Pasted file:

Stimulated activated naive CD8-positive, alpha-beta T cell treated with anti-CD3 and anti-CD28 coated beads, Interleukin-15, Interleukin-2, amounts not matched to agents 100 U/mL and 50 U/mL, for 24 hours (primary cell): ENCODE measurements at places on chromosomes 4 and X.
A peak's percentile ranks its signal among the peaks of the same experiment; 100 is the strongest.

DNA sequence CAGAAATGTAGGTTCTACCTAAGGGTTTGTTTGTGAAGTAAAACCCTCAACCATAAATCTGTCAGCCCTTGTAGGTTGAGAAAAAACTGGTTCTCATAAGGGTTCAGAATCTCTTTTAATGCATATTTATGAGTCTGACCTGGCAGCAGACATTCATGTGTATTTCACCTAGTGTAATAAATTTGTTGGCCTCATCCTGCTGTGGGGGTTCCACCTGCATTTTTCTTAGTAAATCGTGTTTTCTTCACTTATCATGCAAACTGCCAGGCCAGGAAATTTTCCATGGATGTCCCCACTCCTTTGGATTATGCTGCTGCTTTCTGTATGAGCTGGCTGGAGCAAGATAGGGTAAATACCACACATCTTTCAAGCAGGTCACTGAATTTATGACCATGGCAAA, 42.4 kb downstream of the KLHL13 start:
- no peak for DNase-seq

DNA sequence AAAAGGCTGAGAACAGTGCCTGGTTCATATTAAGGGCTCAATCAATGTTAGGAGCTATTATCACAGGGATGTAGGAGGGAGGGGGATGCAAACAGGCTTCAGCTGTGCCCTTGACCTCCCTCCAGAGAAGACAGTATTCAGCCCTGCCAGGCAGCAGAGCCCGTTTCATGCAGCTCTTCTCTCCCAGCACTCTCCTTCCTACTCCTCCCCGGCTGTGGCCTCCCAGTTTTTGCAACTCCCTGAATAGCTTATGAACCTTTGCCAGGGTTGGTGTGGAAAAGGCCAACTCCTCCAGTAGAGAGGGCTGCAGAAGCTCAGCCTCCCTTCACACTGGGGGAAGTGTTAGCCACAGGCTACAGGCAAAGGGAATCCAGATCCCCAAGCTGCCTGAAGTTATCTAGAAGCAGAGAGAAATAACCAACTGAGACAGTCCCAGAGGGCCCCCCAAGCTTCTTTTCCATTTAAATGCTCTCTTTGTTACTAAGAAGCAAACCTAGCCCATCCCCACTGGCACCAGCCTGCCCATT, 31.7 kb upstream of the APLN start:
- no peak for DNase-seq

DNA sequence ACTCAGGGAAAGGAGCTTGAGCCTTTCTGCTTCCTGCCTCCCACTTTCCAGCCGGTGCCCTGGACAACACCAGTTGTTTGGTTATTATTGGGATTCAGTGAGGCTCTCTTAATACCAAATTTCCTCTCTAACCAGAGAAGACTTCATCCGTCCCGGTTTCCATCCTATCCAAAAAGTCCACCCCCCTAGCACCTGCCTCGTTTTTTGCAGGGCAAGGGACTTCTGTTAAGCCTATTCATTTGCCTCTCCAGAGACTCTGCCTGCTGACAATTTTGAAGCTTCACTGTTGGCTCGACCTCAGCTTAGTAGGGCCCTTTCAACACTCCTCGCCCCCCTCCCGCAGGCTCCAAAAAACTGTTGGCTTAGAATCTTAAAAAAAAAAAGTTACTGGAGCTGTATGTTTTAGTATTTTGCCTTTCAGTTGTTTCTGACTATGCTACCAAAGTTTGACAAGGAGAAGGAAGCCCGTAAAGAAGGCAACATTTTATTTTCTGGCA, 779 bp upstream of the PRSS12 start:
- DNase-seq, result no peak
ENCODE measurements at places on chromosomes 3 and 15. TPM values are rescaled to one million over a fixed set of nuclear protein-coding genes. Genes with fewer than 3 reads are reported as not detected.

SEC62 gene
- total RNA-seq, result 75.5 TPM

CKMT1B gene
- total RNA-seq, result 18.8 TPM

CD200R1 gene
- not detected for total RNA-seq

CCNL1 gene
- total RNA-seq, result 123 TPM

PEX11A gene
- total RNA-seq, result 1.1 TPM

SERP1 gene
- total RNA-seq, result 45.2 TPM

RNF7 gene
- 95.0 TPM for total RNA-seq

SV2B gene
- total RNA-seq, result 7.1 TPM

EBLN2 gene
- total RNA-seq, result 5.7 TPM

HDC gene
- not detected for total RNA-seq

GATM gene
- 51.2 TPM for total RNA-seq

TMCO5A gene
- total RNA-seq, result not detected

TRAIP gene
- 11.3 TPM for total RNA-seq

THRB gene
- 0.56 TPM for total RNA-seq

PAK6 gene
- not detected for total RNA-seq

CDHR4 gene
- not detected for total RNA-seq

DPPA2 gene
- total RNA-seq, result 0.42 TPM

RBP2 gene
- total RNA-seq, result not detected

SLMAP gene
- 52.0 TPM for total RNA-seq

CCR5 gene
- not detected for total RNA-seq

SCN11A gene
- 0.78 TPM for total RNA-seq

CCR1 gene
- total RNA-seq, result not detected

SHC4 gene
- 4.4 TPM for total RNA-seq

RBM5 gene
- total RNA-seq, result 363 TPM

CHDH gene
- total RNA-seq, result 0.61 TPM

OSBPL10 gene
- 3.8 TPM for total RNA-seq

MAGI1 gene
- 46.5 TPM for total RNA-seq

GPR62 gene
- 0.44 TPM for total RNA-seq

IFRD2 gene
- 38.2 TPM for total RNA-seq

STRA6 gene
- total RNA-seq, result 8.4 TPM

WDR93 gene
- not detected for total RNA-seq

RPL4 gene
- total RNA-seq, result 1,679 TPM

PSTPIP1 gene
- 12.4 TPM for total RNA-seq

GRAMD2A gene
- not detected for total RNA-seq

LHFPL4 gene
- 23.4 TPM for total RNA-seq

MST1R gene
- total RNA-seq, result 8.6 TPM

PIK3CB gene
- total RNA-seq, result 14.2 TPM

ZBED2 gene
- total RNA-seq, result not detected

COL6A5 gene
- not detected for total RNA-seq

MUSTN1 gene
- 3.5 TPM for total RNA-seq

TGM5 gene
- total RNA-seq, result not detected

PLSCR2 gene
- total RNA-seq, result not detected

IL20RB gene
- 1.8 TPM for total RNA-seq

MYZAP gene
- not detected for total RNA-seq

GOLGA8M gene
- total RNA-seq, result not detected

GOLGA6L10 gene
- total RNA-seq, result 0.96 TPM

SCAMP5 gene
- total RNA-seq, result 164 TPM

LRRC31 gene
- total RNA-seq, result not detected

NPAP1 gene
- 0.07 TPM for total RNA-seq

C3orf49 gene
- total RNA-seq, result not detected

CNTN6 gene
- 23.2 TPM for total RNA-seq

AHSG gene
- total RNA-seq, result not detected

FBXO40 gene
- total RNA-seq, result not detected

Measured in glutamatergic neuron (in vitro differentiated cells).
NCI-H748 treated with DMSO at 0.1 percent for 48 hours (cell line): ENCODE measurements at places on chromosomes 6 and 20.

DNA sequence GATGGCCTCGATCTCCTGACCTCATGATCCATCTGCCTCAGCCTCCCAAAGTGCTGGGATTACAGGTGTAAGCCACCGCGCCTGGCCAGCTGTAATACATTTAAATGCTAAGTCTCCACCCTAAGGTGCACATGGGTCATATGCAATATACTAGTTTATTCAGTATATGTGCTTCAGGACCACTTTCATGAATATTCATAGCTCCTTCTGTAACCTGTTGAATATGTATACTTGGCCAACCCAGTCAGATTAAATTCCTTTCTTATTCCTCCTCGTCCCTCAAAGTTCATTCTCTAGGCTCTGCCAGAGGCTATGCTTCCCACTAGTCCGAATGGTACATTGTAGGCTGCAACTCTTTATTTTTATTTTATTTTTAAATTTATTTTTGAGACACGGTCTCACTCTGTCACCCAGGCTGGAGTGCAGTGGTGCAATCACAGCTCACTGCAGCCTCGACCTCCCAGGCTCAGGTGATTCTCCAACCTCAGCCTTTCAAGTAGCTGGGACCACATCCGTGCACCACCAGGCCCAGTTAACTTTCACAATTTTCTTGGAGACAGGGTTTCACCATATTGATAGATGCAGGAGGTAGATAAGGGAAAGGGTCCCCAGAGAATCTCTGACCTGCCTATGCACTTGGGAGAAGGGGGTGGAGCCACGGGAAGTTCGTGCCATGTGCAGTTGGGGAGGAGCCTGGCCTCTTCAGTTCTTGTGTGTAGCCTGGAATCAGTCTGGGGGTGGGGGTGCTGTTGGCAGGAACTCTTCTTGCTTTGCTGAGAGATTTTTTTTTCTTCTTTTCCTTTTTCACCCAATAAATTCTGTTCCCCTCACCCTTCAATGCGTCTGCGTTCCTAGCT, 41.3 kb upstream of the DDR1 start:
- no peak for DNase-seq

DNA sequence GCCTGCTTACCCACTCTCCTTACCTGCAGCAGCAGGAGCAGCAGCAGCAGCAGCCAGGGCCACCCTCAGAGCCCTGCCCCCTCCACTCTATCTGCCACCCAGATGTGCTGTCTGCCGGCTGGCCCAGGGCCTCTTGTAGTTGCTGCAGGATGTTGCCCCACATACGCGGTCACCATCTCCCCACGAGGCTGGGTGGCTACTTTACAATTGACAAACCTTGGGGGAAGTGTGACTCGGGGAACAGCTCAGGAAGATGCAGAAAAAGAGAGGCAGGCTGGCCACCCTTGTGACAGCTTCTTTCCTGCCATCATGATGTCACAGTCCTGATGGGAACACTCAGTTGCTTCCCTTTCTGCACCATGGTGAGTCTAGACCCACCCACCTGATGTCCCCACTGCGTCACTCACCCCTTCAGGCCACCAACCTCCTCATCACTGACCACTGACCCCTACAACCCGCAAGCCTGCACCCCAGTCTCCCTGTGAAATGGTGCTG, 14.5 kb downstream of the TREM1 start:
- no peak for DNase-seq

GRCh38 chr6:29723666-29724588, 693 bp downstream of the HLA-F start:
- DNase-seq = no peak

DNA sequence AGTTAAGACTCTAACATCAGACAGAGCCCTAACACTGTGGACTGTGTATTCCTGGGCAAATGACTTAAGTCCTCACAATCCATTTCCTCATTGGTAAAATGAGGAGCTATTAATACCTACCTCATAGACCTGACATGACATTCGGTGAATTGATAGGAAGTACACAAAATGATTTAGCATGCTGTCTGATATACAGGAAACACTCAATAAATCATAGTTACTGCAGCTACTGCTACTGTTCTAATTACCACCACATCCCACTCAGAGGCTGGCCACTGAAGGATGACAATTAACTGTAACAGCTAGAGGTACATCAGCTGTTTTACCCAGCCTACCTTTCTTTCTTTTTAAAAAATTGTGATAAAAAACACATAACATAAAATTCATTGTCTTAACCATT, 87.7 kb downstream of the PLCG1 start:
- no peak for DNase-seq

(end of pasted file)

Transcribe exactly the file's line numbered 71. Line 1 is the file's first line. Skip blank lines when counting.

- not detected for total RNA-seq